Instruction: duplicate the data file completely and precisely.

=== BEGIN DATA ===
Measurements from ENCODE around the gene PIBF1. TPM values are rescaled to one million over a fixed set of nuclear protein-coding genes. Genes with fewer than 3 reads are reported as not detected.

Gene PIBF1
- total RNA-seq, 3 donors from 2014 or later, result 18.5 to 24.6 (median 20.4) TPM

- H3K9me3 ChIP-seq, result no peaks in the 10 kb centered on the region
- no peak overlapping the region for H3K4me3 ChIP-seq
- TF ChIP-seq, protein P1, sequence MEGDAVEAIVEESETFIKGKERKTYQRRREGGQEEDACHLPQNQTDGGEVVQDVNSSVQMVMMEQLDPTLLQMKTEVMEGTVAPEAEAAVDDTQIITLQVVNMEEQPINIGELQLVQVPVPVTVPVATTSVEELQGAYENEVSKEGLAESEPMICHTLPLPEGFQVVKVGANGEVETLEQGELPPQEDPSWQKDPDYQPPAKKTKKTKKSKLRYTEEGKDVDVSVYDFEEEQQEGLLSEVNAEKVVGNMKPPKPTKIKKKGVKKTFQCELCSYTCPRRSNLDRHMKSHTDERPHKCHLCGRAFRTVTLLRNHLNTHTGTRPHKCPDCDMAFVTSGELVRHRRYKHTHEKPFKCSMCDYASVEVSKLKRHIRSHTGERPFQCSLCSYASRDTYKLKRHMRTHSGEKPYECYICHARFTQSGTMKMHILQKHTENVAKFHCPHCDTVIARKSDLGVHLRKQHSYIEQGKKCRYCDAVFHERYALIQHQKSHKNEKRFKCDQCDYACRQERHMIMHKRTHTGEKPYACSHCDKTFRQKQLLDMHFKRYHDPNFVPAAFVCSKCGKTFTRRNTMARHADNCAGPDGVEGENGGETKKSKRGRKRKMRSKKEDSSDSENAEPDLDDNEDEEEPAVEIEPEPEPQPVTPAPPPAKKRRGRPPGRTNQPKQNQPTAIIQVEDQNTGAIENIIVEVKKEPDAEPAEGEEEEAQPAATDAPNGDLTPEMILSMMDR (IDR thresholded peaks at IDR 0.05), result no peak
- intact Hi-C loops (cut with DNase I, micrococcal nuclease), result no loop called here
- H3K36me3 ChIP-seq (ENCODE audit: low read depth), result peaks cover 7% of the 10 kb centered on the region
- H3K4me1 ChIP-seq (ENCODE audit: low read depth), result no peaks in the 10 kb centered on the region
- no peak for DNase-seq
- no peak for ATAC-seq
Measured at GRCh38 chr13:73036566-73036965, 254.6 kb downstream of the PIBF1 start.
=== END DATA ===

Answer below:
Measurements from ENCODE around the gene PIBF1. TPM values are rescaled to one million over a fixed set of nuclear protein-coding genes. Genes with fewer than 3 reads are reported as not detected.

Gene PIBF1
- total RNA-seq, 3 donors from 2014 or later, result 18.5 to 24.6 (median 20.4) TPM

- H3K9me3 ChIP-seq, result no peaks in the 10 kb centered on the region
- no peak overlapping the region for H3K4me3 ChIP-seq
- TF ChIP-seq, protein P1, sequence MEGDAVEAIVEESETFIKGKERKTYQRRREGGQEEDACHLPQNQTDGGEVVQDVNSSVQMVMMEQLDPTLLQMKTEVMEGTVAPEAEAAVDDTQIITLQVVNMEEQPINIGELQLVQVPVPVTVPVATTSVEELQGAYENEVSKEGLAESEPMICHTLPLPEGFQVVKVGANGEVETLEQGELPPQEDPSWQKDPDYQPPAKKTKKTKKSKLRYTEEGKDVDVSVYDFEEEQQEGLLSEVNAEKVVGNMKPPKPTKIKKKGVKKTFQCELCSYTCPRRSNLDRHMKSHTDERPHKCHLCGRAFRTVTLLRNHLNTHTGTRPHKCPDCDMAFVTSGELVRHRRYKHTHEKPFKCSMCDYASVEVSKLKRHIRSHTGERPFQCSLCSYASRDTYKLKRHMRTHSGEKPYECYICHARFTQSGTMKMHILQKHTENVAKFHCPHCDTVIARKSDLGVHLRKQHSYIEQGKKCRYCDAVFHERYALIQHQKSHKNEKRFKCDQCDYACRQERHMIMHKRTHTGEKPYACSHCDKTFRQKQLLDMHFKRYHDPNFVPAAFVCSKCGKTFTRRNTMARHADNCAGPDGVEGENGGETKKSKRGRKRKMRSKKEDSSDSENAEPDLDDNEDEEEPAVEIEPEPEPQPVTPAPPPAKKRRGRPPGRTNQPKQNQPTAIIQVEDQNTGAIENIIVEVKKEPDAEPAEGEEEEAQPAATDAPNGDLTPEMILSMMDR (IDR thresholded peaks at IDR 0.05), result no peak
- intact Hi-C loops (cut with DNase I, micrococcal nuclease), result no loop called here
- H3K36me3 ChIP-seq (ENCODE audit: low read depth), result peaks cover 7% of the 10 kb centered on the region
- H3K4me1 ChIP-seq (ENCODE audit: low read depth), result no peaks in the 10 kb centered on the region
- no peak for DNase-seq
- no peak for ATAC-seq
Measured at GRCh38 chr13:73036566-73036965, 254.6 kb downstream of the PIBF1 start.